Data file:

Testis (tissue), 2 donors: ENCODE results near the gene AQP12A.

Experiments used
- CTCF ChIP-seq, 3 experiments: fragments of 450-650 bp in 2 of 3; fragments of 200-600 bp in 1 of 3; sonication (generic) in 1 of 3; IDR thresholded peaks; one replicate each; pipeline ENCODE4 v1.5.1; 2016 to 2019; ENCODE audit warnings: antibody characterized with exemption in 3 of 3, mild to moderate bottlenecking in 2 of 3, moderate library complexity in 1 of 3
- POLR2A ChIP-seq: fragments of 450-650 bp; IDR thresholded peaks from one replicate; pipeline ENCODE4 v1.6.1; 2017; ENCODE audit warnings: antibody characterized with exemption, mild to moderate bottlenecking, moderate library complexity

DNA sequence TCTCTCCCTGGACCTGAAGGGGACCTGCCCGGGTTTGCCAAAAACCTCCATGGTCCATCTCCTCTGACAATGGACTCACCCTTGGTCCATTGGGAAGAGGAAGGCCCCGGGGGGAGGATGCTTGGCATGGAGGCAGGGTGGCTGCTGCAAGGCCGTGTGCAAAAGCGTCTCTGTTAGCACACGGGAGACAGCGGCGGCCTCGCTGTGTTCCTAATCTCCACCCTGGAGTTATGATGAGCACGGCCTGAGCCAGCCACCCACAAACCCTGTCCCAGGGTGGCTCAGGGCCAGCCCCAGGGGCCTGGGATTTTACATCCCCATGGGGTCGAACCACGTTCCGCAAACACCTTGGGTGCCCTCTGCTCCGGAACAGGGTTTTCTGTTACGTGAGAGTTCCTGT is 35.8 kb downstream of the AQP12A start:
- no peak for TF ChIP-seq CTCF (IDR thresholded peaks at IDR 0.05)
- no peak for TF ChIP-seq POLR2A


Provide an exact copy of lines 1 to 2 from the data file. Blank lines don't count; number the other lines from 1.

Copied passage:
Testis (tissue), 2 donors: ENCODE results near the gene AQP12A.

Experiments used